Spain intercepted a massive shipment of military equipment destined for the Islamic State and Nusra Front terrorist groups in Syria and Iraq, the country's interior ministry announced Thursday.
The items, including 20,000 uniforms, were split into three packages that weighed a total of 11,000 pounds, Spanish authorities noted. The shipments were seized at the port cities of Valencia, in eastern Spain, and Algeciras, located in southern Spain next to the Strait of Gibraltar that connects the country to northern Africa.
The Interior Ministry noted that the delivery was so large, it would have been able to equip an entire army to fight in any of the jihadist organizations' battlegrounds around the world.
The packages were labeled "second-hand clothes" to avoid suspicion while going through customs, Spain added. The uniforms had also been packaged among other pieces of clothing so they would be camouflaged.
An Interior Ministry spokesman told The New York Times that the uniforms were not made in Spain and that further investigations are ongoing.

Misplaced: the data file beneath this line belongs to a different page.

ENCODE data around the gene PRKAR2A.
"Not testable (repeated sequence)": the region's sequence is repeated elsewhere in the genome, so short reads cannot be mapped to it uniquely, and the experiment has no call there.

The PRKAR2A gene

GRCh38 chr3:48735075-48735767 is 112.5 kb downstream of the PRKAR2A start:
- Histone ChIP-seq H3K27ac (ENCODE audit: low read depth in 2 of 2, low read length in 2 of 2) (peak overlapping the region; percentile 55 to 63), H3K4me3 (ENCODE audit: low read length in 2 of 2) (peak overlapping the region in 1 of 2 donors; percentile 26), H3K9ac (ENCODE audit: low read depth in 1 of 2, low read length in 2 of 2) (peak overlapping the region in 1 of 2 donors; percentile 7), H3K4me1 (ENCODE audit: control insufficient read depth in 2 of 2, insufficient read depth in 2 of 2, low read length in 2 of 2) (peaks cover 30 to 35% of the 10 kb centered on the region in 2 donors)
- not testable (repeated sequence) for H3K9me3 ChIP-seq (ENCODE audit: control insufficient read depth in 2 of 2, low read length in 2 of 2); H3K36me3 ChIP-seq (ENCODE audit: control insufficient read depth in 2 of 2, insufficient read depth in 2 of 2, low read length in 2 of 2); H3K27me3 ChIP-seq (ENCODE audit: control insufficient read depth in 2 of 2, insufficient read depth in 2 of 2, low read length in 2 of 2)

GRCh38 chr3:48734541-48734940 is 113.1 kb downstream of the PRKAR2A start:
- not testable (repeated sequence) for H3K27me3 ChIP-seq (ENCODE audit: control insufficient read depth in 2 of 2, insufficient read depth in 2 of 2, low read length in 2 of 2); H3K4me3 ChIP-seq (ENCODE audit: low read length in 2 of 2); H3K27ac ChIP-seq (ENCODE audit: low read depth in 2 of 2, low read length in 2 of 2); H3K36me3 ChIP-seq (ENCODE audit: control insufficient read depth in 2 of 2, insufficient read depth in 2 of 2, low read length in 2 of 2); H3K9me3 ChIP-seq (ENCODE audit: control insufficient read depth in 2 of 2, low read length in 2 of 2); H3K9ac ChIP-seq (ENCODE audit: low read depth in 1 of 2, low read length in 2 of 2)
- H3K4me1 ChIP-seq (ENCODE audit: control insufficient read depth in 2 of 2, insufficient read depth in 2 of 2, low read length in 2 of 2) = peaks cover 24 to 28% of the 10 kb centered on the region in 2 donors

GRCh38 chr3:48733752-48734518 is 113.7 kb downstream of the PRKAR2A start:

Authorities have linked this case to the Feb. 7 arrest of seven people for supplying Islamic State and Nusra Front militants with weapons, explosive materials, money and technological equipment. Police said the suspects, arrested in the cities of Alicante, Valencia and Ceuta, were part of a criminal network that had made multiple shipments to Syria and Iraq while posing as a humanitarian organization.
Even in Spain, located over 3,000 miles from the battlefields of Syria and Iraq, terror groups like the Islamic State and the Nusra Front are getting support for their operations. Spain has arrested at least 83 people with suspected links to Islamist terrorist organizations since 2015, according to the Interior Ministry.
Experts believe that some 30,000 foreigners have entered Syria and Iraq to join militant groups since 2011. One study by the International Center for the Study of Radicalization and Political Violence, a London-based think tank, estimated last January that almost 4,000 foreign recruits were from Western Europe.